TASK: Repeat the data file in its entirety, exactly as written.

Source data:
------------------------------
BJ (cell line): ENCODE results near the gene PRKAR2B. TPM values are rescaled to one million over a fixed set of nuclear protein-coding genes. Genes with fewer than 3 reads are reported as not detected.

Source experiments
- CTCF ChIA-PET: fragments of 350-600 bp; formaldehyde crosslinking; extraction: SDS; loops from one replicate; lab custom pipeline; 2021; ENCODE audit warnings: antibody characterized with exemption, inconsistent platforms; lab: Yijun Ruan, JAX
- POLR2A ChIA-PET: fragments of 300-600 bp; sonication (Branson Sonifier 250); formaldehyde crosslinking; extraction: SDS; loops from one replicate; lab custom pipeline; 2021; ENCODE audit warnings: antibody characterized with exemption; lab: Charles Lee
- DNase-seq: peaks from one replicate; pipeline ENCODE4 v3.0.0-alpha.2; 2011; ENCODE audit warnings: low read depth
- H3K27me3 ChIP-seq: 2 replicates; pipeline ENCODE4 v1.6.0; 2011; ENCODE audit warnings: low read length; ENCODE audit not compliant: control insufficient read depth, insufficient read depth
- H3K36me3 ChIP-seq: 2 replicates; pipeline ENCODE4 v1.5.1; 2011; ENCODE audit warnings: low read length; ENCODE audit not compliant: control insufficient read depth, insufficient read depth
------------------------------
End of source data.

BJ (cell line): ENCODE results near the gene PRKAR2B. TPM values are rescaled to one million over a fixed set of nuclear protein-coding genes. Genes with fewer than 3 reads are reported as not detected.

Source experiments
- CTCF ChIA-PET: fragments of 350-600 bp; formaldehyde crosslinking; extraction: SDS; loops from one replicate; lab custom pipeline; 2021; ENCODE audit warnings: antibody characterized with exemption, inconsistent platforms; lab: Yijun Ruan, JAX
- POLR2A ChIA-PET: fragments of 300-600 bp; sonication (Branson Sonifier 250); formaldehyde crosslinking; extraction: SDS; loops from one replicate; lab custom pipeline; 2021; ENCODE audit warnings: antibody characterized with exemption; lab: Charles Lee
- DNase-seq: peaks from one replicate; pipeline ENCODE4 v3.0.0-alpha.2; 2011; ENCODE audit warnings: low read depth
- H3K27me3 ChIP-seq: 2 replicates; pipeline ENCODE4 v1.6.0; 2011; ENCODE audit warnings: low read length; ENCODE audit not compliant: control insufficient read depth, insufficient read depth
- H3K36me3 ChIP-seq: 2 replicates; pipeline ENCODE4 v1.5.1; 2011; ENCODE audit warnings: low read length; ENCODE audit not compliant: control insufficient read depth, insufficient read depth